Back in the day, investors were willing to take far more risks when deciding what to put their money towards. A great idea, a compelling case, and / or a charismatic entrepreneur could cause a seasoned investor to open her or his pocketbook to support the next "big thing." Today, however, it's not as easy as all that.
The glamour of entrepreneurship has driven millions to start their own business; over the years, there has become fewer and fewer barriers to entry. With more startups competing for funding, investors have begun setting higher expectations for the ideas they invest in. It's not impossible to catch the eye of an angel investor, but it does take a bit of strategy and yes, charisma (fueled by passion).
Scott Dunn is the founder of The Unicorn App - a free mobile platform that connects entrepreneurs with potential investors in their area (think Tinder, but without all of the shady implications). Dunn and his team have helped numerous startups raise capital in the short year that the app has been around and have noted a few key factors to creating success. Here they are (in no particular order):
Show Off Your Team
"When it comes to early-stage startups, an idea gets you the meeting, but the team gets you the check," Dunn says. That is, investors hear countless great ideas every week - what they're really investing in is the team behind the idea. Why is your team the absolute best to pull off this project? Define that answer and make sure it comes across in your meeting.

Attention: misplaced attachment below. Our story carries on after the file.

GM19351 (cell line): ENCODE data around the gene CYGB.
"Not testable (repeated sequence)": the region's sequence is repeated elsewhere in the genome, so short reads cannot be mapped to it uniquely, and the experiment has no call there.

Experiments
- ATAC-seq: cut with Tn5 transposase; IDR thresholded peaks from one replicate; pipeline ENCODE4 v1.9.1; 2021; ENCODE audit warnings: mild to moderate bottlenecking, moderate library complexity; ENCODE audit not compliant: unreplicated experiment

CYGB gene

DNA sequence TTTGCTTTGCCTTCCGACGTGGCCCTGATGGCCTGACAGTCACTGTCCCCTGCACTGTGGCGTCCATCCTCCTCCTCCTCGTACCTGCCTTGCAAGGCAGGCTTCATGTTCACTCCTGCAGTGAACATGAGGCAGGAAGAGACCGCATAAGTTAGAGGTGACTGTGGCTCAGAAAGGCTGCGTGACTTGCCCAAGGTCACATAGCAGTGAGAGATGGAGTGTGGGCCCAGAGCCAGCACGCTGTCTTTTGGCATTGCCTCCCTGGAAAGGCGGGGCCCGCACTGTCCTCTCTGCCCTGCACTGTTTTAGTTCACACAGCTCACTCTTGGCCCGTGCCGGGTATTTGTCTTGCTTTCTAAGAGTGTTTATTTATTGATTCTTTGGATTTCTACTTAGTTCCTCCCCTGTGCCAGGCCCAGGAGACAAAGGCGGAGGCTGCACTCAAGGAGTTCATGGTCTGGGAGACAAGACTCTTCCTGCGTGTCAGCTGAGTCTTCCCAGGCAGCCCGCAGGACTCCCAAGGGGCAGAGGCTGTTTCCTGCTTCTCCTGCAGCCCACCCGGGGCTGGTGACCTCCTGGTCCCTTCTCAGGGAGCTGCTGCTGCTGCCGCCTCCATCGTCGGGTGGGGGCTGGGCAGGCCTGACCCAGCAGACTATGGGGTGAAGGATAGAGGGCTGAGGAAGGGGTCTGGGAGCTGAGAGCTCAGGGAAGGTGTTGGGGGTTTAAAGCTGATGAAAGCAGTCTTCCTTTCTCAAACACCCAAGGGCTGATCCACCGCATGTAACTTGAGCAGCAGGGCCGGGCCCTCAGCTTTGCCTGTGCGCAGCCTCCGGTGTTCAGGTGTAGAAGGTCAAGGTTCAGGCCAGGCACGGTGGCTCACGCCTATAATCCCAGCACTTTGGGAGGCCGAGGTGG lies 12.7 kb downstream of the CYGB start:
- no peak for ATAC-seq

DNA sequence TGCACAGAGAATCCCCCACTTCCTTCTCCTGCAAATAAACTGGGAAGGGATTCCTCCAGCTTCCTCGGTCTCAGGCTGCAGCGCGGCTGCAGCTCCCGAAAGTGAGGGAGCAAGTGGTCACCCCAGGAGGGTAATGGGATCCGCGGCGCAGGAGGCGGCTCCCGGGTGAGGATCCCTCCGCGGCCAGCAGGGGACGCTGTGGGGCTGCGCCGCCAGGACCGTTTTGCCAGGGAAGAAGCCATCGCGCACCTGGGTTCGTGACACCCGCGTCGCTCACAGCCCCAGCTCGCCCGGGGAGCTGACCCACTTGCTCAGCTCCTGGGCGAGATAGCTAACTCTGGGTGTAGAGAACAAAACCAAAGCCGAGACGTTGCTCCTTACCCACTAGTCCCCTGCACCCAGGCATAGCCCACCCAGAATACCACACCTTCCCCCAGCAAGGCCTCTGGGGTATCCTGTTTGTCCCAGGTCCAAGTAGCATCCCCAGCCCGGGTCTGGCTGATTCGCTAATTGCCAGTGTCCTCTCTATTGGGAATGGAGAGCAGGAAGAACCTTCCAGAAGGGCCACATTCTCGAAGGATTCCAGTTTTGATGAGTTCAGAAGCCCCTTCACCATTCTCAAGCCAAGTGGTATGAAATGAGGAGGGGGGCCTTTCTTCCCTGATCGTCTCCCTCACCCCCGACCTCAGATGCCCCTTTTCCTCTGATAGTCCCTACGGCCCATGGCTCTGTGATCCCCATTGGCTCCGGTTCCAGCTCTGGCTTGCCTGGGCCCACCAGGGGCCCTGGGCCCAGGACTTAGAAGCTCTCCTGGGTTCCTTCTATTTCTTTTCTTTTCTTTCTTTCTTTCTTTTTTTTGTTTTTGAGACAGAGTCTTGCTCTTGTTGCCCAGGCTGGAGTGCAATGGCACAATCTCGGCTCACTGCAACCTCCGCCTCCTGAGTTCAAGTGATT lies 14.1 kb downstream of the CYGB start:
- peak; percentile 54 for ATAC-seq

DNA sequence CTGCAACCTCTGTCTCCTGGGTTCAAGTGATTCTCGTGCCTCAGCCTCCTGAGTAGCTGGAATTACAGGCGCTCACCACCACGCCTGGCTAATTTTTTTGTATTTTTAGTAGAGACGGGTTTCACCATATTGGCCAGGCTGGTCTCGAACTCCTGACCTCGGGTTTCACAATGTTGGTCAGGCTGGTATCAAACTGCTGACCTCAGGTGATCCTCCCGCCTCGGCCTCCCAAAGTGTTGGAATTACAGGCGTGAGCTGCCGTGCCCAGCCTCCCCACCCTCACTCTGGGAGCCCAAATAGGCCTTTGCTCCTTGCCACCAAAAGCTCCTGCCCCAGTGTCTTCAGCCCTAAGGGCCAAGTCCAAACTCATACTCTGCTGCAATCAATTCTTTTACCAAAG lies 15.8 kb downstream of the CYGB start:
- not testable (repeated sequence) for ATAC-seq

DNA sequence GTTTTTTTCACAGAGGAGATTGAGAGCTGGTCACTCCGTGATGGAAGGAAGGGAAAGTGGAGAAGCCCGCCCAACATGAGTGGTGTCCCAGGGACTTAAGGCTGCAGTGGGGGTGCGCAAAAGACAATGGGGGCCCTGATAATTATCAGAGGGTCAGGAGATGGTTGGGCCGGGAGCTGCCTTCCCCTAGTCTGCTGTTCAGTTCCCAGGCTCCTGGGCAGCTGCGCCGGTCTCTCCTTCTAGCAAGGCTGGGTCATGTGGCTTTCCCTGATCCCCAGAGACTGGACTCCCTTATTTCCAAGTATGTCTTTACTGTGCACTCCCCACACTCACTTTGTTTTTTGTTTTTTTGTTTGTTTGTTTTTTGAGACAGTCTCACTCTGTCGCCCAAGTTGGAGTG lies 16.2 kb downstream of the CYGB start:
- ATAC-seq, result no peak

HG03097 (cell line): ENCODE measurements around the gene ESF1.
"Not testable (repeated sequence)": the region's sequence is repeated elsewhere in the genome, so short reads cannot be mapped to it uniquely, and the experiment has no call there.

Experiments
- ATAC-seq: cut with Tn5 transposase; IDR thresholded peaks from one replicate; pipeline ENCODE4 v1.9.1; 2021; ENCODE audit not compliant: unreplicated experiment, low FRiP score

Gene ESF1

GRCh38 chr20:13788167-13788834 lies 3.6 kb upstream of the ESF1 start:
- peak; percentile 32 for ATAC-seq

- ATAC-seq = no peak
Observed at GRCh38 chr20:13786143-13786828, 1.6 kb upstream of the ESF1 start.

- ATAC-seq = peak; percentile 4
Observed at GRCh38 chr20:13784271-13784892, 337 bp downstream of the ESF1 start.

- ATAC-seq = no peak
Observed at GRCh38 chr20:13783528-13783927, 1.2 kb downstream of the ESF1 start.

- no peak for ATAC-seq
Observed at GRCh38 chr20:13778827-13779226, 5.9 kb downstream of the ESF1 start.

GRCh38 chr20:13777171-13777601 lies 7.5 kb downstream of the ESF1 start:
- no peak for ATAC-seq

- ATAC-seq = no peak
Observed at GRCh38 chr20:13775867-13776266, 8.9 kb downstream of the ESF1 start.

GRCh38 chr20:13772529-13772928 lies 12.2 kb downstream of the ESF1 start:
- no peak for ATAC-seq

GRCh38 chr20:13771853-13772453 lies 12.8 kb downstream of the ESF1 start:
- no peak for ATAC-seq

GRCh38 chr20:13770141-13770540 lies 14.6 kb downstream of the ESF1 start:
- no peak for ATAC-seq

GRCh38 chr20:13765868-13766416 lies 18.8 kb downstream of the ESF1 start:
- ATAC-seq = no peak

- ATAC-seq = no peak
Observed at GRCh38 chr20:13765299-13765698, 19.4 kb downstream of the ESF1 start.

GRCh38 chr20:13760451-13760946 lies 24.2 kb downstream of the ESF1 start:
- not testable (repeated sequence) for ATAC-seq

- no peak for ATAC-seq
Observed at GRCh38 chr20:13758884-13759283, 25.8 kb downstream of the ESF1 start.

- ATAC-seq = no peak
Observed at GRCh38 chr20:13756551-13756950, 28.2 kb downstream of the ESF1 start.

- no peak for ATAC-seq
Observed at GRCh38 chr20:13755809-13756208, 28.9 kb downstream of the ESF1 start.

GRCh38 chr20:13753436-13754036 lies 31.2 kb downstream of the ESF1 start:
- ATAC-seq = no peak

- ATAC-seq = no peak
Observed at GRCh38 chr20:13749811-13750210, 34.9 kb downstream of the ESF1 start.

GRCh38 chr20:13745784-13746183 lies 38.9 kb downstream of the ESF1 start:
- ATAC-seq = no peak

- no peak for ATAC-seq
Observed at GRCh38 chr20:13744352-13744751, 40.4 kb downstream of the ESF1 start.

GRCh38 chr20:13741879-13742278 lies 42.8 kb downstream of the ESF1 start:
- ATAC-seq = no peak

Pre-revenue companies aren't getting funded the way they used to. The invention of social media and big data have given investors a better set of metrics to predict success - plus, as I noted earlier, there's way more competition. So nowadays, investors want to see profit before they invest.
Dunn suggests finding a way to turn a profit early and hard sell it. By applying extreme focus to this aspect of the business, you can gain early traction and prove to your potential investor that your idea already has an audience.
Play to Your Strengths
Look, you don't have to prove that you've mastered every area of business there is - but you do need to show that your idea is strong. The best way to do that, according to Dunn, is to identify your best metric and angle your presentation so that it puts your business in the best possible light.
Keep it Simple
First time entrepreneurs often make the devastating mistake of making the idea too complicated. "If you can't explain your platform to a toddler, it's too complicated," Dunn says. "Remove layers and try again."
To safeguard against over-complication in front of investors, "pitch" your idea to as many of your friends and family members as possible. Make sure they get the idea loud and clear; if they don't - get their feedback and put it in action. Remember, practice makes perfect!
Raising is tough. Dunn suggests enhancing your odds by taking as many meetings as possible - this saves you from placing all of your eggs in one basket, so to speak. Oh, and the added benefit is that the more you pitch your startup, the better you get at it. Take each meeting as a learning experience and use it to continuously get better each time you pitch.